Result 2. All children are healthy in mind, body and spirit

Indicator 2.2. % of pregnancies receiving late or no prenatal care


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About the Data

This indicator includes all pregnancies resulting in a live birth. Late or prenatal care is defined as care beginning after the first trimester

All quantitative data and narrative related to the data on this page was prepared by CI NOW for ReadyKidSA.

About the Data

This indicator includes all pregnancies resulting in a live birth. Late or prenatal care is defined as care beginning after the first trimester.

Why Is This Important?

Prenatal visits are important for the health of both infant and mother. Health care providers can educate mothers on important health issues, such as their diet and nutrition, exercise, immunizations, weight gain, and abstaining from drugs and alcohol. Health professionals also have an opportunity to instruct expecting parents on nutrition for their newborn, the benefits of breastfeeding, and injury and illness prevention, as well as monitor for health-compromising conditions, and help them prepare for the new emotional challenges of caring for an infant. Mothers who receive late (or no prenatal care are more likely to have babies with health problems. Mothers who do not receive prenatal care are three times more likely to give birth to a low-weight baby, and their baby is five times more likely to die. Prenatal care does not always address, and may not be as effective among, women with specific social and medical risks. (Child Trends Databank, 2016)

For more information see:

Geographic Distribution

Story Behind the Curve

What factors are pushing up on the data?

  • Need for
    • Sex Education
    • Importance of prenatal care
    • Info on Fetal Development
    • Ins/Medicaid
    • Transportation
  • Late Pregnancy Tests
  • Fear
  • Taboo/ Shame/ Denial
  • Job Obligations
  • Child care
  • No family Support unfamiliar with resources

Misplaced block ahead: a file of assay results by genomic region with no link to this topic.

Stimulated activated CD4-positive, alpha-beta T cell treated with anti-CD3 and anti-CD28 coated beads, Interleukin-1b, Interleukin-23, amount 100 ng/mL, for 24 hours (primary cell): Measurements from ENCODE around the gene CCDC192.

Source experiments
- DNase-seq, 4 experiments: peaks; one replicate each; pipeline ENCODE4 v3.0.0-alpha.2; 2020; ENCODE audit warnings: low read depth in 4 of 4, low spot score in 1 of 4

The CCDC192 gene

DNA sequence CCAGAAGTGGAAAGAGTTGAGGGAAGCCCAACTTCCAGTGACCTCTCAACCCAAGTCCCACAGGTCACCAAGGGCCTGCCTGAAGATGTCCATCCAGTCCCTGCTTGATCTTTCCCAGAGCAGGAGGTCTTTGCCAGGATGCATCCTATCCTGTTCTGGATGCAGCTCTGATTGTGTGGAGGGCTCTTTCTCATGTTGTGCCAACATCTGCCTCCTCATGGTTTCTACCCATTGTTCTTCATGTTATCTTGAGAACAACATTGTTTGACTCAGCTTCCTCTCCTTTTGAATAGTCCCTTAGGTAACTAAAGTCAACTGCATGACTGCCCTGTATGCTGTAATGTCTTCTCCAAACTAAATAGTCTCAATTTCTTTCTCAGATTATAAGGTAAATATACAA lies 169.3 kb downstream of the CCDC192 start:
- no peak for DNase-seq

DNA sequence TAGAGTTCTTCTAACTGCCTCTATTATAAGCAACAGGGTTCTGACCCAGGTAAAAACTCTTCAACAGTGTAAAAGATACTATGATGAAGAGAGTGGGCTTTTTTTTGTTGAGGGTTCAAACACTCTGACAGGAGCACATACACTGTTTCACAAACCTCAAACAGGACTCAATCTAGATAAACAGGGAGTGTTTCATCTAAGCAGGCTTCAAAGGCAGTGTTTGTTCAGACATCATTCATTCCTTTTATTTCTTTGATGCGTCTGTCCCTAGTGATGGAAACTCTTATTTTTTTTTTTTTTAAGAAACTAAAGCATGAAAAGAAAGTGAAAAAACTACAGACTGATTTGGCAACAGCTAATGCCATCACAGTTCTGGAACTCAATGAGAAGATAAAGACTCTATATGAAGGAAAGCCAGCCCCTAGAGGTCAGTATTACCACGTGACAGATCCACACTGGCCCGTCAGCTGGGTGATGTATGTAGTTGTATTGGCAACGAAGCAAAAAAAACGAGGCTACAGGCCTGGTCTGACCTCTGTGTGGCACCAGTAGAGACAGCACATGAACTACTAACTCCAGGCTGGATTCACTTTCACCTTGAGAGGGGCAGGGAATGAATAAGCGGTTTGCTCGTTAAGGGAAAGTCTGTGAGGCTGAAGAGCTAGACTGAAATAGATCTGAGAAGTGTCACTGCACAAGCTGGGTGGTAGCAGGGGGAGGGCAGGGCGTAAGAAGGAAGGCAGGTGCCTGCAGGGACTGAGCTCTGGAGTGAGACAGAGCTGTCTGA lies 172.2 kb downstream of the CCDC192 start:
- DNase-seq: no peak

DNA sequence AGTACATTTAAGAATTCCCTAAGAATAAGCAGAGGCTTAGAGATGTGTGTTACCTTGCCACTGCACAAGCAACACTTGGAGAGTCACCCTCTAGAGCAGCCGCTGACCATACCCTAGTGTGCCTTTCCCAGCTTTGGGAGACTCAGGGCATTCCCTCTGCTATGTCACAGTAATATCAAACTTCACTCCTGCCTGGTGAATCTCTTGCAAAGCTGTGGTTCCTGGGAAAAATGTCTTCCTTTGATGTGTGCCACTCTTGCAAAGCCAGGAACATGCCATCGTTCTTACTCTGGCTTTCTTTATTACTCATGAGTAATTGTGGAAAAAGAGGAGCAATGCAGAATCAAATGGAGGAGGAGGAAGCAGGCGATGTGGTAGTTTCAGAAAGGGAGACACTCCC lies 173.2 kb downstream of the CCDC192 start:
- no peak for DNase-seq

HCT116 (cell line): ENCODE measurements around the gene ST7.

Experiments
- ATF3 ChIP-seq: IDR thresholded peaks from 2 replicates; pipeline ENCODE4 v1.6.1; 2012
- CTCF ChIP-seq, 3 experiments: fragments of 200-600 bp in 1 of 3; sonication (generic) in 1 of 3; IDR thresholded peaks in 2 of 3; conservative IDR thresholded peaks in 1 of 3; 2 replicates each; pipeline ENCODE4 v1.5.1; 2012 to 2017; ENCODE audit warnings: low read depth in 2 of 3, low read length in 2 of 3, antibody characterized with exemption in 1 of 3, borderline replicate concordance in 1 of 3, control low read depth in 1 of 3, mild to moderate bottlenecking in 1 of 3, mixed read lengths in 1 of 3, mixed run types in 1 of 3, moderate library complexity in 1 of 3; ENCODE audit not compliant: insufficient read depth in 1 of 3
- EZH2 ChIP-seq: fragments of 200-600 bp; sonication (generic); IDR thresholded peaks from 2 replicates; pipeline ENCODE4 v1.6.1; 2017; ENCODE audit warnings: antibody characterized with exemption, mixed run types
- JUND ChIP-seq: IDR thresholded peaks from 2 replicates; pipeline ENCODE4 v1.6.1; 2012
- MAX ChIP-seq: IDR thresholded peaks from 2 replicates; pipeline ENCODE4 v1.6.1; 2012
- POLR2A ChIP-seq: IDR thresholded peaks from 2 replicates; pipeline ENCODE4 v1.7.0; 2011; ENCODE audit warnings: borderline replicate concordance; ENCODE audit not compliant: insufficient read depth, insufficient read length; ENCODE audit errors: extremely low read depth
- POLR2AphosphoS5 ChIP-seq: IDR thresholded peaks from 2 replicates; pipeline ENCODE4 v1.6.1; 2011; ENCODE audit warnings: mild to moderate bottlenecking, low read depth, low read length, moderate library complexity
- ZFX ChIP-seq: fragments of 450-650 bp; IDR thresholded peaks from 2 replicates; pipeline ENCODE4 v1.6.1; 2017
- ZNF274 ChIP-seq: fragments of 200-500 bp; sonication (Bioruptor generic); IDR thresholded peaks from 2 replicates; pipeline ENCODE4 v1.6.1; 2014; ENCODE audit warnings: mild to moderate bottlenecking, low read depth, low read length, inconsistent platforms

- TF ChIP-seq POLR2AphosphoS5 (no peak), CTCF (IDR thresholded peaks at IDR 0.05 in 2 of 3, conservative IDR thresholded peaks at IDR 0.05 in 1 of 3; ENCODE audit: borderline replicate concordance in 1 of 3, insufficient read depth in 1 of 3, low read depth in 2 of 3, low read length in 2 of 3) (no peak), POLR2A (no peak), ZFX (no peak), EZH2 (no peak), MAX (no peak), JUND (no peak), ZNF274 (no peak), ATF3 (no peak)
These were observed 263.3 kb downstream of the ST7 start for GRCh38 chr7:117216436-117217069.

• Substance use/abuse
  • Domestic Violence
  • Demographics
    • Teen Pregnancy
    • Location
    • Culture immigration status
  • CPS involvement
  • Legal issues
  • No med. Home
  • Decrease in quality care

What factors are pushing down on the data?

  • Increased
  • Education
  • Awareness & PSA’s
  • Resources
  • Cut red tape Medicaid process
  • More access to community clinics
  • More Dr. to take prenatal Medicaid/CHIP
  • Incentives (car seat, pack & play, baby stuff)
  • Home visitation
  • School Dist. Support
  • Abstinence Program
  • NFP
  • PAT
  • SA Birth Doulasmkna
  • March of Dimes
  • WIC
  • CentroMed
  • Healthy Start
  • Hospitals
  • Ins. Co
  • CommuniCare
  • Employers
  • OB/fam. Practice
  • School Districts/Univ.
  • Faith-Based Ministry
What Works

Evidence-Based Practices

  • PSA’S
  • TX Home Visiting
  • Centering Pregnancyafafafafafafafafahhhfafaffafafaf

Promising Practices

  • Mobile Care Clinics
  • Any Woman Can
  • Insurance Incentives
  • NISD School Age Parenting
  • Doula Services
  • Community Health Care
  • Text-4-baby & other Pregnancy Apps.

No Cost/Low Cost

  • PSA’s
  • Alternate Clinic Hours
  • Flexible hours @ work (Dr. Visit, Home visits)

Outside the Box Thinking

  • Peer Mentoring
  • More detailed sex ed. Curriculum (earlier the better)
  • Faith Based Mentoring
  • Sex Education in College
  • Tele health
  • More service programs offer Pregnancy Testing
  • More collaboration w/WIC
Solutions and Strategies

Direct Service

  • To increase access to segments of the community where the uninsured rates are high, implement mobile health care clinics (at areas of work, school, or in neighborhood settings)
  • Through a culturally competent outreach campaign that incudes Public Service Announcements, help connect the importance of Prenatal care to expectant mothers and partners
  • Because the data shows that one segment of the population who receive late or no prenatal are older mothers, and because it can present a barrier for women who might otherwise attend appointments, provide sibling care in clinics during prenatal visits
  • Provide prenatal visits on an extended hour basis for women who work jobs with non-traditional hours; additionally, use telehealth, home visits, or mobile clinics as alternative methods for women who are accessing prenatal care


  • Assess the current Medicaid application/re-application process and then streamline it, thereby making it less burdensome
  • Encourage employers to adopt a leniency policy for women who miss work due to prenatal visits
  • Address the cost of co-pays

System Change

  • To instill in residents across the region a better understanding about the development of the human body from its youngest stages, which can help to build awareness about the importance of prenatal care as well as early childhood development, incorporate a gradually sophisticated human development component into the sciences from Pre-K through 12th grade that aligns with health TEKS
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